SUMMER WORKSHOP 2022
I spent the last two weeks kicking off the start to my MFA degree at Fort Hays State University! Blood, sweat and tears don't even come close to what I am realizing will take to complete this terminal degree. Countless hours were spent with amazing people reaching for the same goals and passions who all want the best for one another. Not only have I learned more than I could have imagined, but the relationships that were built over these few short weeks are going to be forever cherished and will be a huge reason why we will all be able to achieve a Masters of Fine Arts....TOGETHER!
Soda-firing is a ^10 firing process in which sodium oxide (soda) is introduced into the hot kiln during the firing process. Once inside, it will vaporize and interact with the red hot surfaces of the work leaving beautiful flashes of color and glaze. As the sodium vapor flows through and around the glowing hot pottery, it binds to the silica molecules on their surfaces to create a glassy glaze which tapers into gradients of color called flashing. Since the soda fuses to the surfaces of the work in this way, it blurs the line between pot and glaze/surface; they become one. The introduction of this soda vapor into the kiln’s atmosphere which then has a dramatic effect on the pots makes this process, much like wood-firing, an atmospheric firing process.
The soda firing was an amazing experience! I LOVED the atmospheric affects that are created during this firing process. In the past I have only been able to try replicating these firing techniques through glazes and firing schedules in an electric kiln. I experimented with some random glazes and got some great results! I layered and sprayed a few different glazes that ended up developing a bright turquoise color.
Fired to cone 04. A fat white base glaze (terra sigillata) that can be decorated with overglaze paints. Primarily decorative, and very colorful. In-glaze decoration is popularly known as majolica or maiolica. Faience in France and Delft in the Netherlands are other names for this technique. All these names refer to the type of pottery that is made by glazing earthenware with a tin bearing white opaque glaze and decorating it with coloring oxides. The roots of majolica decoration lie in Chinese cobalt decoration over porcelain, which is the method I tried replicating below for my sampler.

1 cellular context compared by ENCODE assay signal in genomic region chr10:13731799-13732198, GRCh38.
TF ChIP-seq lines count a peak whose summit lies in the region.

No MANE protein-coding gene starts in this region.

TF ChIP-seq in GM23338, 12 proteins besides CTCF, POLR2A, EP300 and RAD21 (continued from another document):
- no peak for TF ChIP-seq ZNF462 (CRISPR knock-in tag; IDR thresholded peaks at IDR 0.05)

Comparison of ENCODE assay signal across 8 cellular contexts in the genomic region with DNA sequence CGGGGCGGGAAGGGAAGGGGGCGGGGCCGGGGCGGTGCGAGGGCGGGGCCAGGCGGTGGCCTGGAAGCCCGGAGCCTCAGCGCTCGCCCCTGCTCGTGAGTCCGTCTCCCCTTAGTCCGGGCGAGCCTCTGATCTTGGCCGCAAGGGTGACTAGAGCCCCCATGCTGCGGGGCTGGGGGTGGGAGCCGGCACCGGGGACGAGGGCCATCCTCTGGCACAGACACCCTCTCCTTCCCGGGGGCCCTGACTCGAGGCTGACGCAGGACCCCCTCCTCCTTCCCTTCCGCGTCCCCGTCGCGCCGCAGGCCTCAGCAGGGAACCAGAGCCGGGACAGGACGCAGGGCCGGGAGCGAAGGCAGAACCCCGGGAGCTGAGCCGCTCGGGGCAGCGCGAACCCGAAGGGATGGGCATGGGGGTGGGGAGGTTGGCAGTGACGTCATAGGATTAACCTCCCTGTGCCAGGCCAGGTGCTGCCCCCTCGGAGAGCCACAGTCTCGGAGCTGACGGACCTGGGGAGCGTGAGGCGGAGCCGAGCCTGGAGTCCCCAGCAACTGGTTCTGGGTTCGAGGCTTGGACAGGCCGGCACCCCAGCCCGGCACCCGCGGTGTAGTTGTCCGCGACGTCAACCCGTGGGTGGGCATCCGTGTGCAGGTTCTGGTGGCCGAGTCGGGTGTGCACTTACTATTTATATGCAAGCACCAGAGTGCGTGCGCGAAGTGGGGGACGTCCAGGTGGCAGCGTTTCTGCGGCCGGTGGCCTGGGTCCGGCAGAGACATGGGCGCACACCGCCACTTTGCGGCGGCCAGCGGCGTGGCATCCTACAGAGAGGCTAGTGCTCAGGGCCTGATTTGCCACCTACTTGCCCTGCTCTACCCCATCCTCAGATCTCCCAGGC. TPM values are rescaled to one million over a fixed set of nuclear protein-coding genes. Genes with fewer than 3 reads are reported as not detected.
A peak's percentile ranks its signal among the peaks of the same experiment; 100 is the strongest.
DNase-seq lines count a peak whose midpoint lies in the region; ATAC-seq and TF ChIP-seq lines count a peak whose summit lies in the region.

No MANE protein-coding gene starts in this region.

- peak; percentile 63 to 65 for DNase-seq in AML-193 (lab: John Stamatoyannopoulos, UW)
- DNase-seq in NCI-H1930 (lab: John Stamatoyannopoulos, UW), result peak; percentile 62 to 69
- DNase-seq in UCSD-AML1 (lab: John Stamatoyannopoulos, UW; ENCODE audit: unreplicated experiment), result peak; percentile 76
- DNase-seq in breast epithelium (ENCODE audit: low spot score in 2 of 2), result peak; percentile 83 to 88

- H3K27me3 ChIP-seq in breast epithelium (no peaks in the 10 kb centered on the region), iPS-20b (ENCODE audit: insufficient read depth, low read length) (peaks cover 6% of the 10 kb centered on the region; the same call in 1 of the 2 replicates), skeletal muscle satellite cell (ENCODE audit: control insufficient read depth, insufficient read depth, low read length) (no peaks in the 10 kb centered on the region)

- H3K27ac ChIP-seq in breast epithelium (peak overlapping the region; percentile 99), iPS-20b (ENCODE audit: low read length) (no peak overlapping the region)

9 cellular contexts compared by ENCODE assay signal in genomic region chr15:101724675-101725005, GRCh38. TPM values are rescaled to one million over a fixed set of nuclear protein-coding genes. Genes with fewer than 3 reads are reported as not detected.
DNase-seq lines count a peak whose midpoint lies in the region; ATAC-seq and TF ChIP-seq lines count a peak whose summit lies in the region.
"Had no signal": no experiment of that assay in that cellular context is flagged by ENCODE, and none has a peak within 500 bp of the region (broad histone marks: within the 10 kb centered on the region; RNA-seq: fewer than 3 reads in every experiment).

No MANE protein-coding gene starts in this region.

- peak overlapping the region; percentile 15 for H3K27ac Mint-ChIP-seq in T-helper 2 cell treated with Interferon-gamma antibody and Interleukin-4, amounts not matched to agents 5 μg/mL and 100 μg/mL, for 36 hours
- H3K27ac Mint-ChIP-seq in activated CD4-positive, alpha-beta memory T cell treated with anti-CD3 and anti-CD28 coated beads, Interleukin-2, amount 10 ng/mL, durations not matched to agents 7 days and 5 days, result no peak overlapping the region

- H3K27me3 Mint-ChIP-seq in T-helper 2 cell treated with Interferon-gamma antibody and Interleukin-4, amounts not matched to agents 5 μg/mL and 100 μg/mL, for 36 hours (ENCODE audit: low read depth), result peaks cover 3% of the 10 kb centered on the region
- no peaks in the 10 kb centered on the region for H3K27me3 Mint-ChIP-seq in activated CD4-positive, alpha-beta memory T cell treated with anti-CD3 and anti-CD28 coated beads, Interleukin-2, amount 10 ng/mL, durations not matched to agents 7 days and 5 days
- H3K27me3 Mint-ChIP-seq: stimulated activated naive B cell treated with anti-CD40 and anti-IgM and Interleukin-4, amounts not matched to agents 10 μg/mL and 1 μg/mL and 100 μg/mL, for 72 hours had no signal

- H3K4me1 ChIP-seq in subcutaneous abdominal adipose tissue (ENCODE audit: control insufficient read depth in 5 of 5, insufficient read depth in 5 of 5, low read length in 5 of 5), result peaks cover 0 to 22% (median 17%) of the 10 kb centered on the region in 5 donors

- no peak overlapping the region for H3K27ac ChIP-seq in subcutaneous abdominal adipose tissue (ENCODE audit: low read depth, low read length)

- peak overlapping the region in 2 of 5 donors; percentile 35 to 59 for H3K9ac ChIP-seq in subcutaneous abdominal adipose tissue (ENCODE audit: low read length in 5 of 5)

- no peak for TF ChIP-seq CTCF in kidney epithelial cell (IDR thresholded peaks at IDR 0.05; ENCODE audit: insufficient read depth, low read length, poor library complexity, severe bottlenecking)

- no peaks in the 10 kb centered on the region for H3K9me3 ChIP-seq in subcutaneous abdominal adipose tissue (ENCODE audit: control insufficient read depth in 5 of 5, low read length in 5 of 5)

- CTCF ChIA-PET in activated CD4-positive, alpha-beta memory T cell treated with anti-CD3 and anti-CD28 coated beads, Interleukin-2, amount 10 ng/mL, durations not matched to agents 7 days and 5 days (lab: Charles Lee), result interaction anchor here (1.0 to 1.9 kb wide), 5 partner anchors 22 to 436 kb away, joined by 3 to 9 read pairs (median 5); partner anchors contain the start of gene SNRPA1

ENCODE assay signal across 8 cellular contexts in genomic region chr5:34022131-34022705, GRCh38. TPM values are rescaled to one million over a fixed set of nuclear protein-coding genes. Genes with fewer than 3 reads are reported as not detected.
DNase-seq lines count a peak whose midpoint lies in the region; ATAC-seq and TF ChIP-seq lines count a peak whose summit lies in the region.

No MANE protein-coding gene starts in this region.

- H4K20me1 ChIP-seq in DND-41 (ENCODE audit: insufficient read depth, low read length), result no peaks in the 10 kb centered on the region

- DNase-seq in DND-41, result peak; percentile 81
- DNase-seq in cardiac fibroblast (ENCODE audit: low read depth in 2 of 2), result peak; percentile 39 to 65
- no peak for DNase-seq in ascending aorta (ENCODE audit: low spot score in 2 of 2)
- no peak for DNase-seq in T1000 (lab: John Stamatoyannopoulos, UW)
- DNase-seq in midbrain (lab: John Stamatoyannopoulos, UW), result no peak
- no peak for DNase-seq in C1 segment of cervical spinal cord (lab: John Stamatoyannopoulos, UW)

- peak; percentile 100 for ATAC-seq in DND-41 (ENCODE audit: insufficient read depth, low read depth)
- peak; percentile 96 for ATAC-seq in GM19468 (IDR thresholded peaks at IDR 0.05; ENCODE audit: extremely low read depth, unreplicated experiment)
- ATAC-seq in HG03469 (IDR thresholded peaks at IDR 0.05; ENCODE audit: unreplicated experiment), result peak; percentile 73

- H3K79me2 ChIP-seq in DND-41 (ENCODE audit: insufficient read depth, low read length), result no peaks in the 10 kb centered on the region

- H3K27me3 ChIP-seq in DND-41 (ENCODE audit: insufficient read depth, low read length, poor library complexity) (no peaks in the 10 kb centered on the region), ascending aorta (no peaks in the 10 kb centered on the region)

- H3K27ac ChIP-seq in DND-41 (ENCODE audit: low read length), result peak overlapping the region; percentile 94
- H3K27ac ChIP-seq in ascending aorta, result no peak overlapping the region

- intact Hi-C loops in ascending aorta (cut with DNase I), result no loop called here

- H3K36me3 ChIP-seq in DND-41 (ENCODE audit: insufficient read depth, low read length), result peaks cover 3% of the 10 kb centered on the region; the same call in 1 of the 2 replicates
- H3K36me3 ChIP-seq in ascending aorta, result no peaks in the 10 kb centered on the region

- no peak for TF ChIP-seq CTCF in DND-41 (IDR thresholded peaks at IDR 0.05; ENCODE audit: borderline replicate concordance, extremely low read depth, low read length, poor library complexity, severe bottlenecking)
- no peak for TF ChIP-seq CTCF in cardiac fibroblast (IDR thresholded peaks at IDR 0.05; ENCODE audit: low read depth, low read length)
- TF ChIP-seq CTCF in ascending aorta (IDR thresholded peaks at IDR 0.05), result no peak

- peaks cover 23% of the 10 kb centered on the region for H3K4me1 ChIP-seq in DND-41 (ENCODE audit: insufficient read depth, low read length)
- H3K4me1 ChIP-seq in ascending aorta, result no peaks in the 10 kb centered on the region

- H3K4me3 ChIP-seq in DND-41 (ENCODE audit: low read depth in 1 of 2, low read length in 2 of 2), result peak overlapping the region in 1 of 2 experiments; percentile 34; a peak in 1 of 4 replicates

In order to create the terra sigillata, it has to be siphoned. After it sits overnight, you want to get rid of the excess water that sits at the top of the solution. Below, you can see Holly and I working together to do this.
Raku is a Japanese style of pottery first made during the 1580s; the practice is characterised by the removal of a clay object from the kiln at the height of the firing and causing it to cool very rapidly. Originally created for the tea ceremony, Raku ware is most commonly found in the form of tea bowls. The art form was championed by tea masters who appreciated the unpretentiousness of the wares.
Naked raku is a variation of the raku technique in which a slip is applied to the pot before it is placed in the raku kiln. The slip cracks and breaks apart during the firing and is chipped off after to reveal a blackened crackle pattern. I was absolutely fascinated about this process and LOVED my outcome. This is something I would love to play around with in my future work.
If you look at the top right photo, the claybody that I used was more of a stoneware, or raku clay. The claybody was more of a grey color after it was bisque fired. The little white vase was a buff white stoneware which revealed a much more contrasting finish and you can easily see the difference when they are placed side by side. If I were to do this again, I would definitely use more of a white claybody or dip it in terra sigillata to create a white base color before it's smoked in the raku kiln.
Saggar Firing is the method of creating confined atmospheres within a container or saggar. The saggar can be made out of anything depending on the type of firing from the traditional refractory clay to newspaper. Originally saggars were used to protect the finish from the debris flying around the firing chamber from the wood or coal fuel source. Roughly 200 years ago, potters decided to reverse this and use the saggars to hold material near the pieces to dramatically change the finish.
Our pieces were hand built and coated with terra sigillata before they were bisque fired. Once fired they were placed in the saggar with copper carbonate, salt, and sawdust. Mine was located near the bottom corner of the saggar with it partially sticking out of the sawdust. Mine resulted in a remarkable contrast of red and black on the back, which was facing the outside. The inside was stuffed with sawdust and I feel like it took away from the possibility of the bright red and auburn color and resulted in more gray tones.